Cerebellovascular Disease: MR imaging

L.J.L. de Cocker

Research output: ThesisDoctoral thesis 1 (Research UU / Graduation UU)


Cerebellovascular disease refers to a group of cerebellar conditions related to its blood supply. In part I, we assessed cerebellar infarcts in relation to vascular territories. First, we critically appraised the existing classification system of small cerebellar infarcts, and propose to classify small cerebellar infarcts according to anatomical location instead of presumed border zones in between perfusion territories. This is expected to improve clinicoradiological correlation and may allow for a more reliable and reproducible classification. Still, the holy grail in stroke medicine remains to link infarcts with the responsible diseased artery by direct imaging of involved perfusion territories. This brings us to our next objective, which was to develop an innovative imaging technique to visualise cerebellar arterial perfusion territories in vivo. In order to visualise the cerebellar PICA-perfusion territories, we studied 14 healthy subjects with super-selective ASL MRI. By labelling both vertebral arteries, we were able to distinguish the territories supplied by one vertebral artery (PICA) from those supplied by both vertebral arteries (AICA and SCA) and from the contralateral vertebral artery (contralateral PICA). We demonstrated the high variability in the extent of the PICA, but also showed that the medial posterior inferior cerebellar surfaces were invariably perfused by the PICA. Our next goal was to investigate the occurrence and topographical patterns of incidental cerebellar infarcts in a cohort of 636 patients with arterial disease from the SMART-Medea study. Unlike cerebellar infarcts studied in the symptomatic stage, small cerebellar infarcts proved to outnumber large cerebellar infarcts by a factor of almost 20. We also found that the overwhelming majority of cerebellar infarcts comprised small infarct cavities within the cerebellar cortex. These cavities will be the subject of part II of this thesis, which begins with a radiological-pathological validation study. In 40 whole cerebella scanned with 7T ex vivo MRI, we found that 20 out of 22 cerebellar cavities were located in the cortex, and these were therefore named cerebellar cortical infarct cavities. All cavities retrieved on histopathological examination were compatible with an ischaemic origin. Additionally, we translated our findings towards lower field-strengths (1.5T) in vivo. This allowed us to study the epidaemiology of cerebellar cortical infarct cavities in the 636 patients from the SMART-Medea study, and found a significant relationship with markers of atherosclerosis, imaging markers of atherothromboembolic cerebrovascular disease, and worse physical but not mental functioning. In our final study, we observed cerebellar cortical infarct cavities ≤ 1.5 cm in 16 of 46 patients with a recent vertebrobasilar TIA or stroke and a symptomatic vertebral artery stenosis ≥50% from the Vertebral Artery Stenting Trial. Since only one of these 16 patients was known with a prior history of vertebrobasilar TIA or stroke, cerebellar cortical infarct cavities should be added to the spectrum of common incidental brain infarcts detectible on routine MRI. Identification of cerebellar cortical infarct cavities on MRI not only increases the visible burden of brain infarcts, but also adds insights to the temporal and spatial distribution of brain infarcts.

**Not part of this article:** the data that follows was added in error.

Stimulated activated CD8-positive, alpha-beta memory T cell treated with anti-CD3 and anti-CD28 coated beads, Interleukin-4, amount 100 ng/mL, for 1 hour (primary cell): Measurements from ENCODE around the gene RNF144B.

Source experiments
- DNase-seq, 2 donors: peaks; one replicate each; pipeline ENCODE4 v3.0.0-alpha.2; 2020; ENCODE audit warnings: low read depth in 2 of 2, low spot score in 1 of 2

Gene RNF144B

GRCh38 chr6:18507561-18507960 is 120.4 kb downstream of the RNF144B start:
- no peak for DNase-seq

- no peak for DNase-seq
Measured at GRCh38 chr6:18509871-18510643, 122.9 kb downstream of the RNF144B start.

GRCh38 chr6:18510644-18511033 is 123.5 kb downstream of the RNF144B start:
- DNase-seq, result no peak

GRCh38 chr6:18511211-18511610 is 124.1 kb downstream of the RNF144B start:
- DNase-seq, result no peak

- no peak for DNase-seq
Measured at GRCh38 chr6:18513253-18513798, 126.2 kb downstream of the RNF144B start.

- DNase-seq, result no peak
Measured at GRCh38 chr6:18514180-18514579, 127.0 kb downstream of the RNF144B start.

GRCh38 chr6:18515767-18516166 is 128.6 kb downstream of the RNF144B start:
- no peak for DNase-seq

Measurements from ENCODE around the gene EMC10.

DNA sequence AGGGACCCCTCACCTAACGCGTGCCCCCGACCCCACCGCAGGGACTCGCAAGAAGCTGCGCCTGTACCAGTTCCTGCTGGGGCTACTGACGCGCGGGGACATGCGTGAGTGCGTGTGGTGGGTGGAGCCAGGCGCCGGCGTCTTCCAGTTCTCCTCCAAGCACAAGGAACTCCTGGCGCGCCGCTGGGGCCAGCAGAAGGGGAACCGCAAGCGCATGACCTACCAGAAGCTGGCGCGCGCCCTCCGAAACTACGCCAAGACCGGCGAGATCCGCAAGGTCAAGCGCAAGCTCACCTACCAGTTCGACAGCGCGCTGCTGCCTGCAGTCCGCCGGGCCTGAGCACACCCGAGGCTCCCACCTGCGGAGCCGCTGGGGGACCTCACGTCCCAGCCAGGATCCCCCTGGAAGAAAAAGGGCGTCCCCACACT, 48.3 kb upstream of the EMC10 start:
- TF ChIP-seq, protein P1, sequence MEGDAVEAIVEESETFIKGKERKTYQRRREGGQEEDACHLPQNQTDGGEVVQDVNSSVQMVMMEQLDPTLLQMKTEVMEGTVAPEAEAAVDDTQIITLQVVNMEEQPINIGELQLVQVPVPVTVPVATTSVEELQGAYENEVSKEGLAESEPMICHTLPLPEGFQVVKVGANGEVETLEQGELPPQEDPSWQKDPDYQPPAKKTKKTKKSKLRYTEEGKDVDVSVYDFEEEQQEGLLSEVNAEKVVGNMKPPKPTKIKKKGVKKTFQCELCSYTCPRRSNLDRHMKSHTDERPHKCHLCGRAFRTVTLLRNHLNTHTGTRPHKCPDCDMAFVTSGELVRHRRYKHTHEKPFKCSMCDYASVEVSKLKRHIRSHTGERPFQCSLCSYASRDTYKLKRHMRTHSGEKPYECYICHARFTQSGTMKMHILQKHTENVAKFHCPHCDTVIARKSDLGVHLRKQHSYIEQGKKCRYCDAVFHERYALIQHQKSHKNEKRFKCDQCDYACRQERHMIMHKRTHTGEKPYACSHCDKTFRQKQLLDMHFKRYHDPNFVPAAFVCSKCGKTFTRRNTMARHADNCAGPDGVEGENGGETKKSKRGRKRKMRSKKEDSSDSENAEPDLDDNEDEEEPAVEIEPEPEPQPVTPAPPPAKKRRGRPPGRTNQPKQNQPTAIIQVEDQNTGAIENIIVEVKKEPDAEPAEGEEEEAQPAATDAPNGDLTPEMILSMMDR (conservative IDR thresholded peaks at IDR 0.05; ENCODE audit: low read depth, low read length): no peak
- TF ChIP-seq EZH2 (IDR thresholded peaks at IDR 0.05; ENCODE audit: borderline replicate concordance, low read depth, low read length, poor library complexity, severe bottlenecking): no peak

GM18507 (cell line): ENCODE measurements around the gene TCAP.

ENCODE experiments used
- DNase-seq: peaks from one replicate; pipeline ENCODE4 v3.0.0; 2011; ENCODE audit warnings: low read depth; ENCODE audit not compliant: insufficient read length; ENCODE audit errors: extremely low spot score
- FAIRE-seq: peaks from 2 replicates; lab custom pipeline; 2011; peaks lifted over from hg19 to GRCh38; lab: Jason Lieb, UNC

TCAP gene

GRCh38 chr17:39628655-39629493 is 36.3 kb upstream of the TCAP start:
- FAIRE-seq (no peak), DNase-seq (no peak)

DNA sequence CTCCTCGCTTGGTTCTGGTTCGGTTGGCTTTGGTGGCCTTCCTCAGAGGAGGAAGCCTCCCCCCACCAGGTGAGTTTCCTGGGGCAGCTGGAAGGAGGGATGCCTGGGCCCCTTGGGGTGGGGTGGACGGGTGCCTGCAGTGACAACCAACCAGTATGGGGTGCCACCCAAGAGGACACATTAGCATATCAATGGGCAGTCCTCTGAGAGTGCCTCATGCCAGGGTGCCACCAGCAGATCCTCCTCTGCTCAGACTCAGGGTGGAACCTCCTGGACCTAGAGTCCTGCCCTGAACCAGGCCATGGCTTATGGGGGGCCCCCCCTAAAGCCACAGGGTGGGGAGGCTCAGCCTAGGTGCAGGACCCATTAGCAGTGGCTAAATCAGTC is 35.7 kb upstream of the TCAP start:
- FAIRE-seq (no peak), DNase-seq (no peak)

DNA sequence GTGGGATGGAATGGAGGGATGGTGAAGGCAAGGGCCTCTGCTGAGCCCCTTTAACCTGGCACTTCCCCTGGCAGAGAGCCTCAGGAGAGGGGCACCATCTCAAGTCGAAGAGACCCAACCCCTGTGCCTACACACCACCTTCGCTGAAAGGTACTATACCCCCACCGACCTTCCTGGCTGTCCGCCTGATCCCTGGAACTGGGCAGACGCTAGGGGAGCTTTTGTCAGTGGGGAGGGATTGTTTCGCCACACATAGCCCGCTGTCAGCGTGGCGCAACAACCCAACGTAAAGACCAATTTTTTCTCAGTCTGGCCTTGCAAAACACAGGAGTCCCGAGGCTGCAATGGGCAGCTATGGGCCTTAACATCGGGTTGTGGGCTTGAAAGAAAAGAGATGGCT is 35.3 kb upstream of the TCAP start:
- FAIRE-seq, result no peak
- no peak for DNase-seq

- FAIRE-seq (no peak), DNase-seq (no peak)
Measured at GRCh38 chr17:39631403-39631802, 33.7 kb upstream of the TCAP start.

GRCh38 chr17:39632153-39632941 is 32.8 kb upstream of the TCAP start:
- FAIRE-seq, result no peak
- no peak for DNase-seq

Original languageEnglish
Awarding Institution
  • University Medical Center (UMC) Utrecht
  • Hendrikse, J, Primary supervisor
  • Luijten, Peter, Supervisor
  • Geerlings, Mirjam, Co-supervisor
Award date10 Dec 2015
Print ISBNs978-90-393-6458-1
Publication statusPublished - 10 Dec 2015


  • cerebellum
  • cortical infarct cavities
  • 7-Tesla
  • lacunes
  • PICA
  • ASL
  • atherosclerosis
  • thrombo-embolism


Dive into the research topics of 'Cerebellovascular Disease: MR imaging'. Together they form a unique fingerprint.

Cite this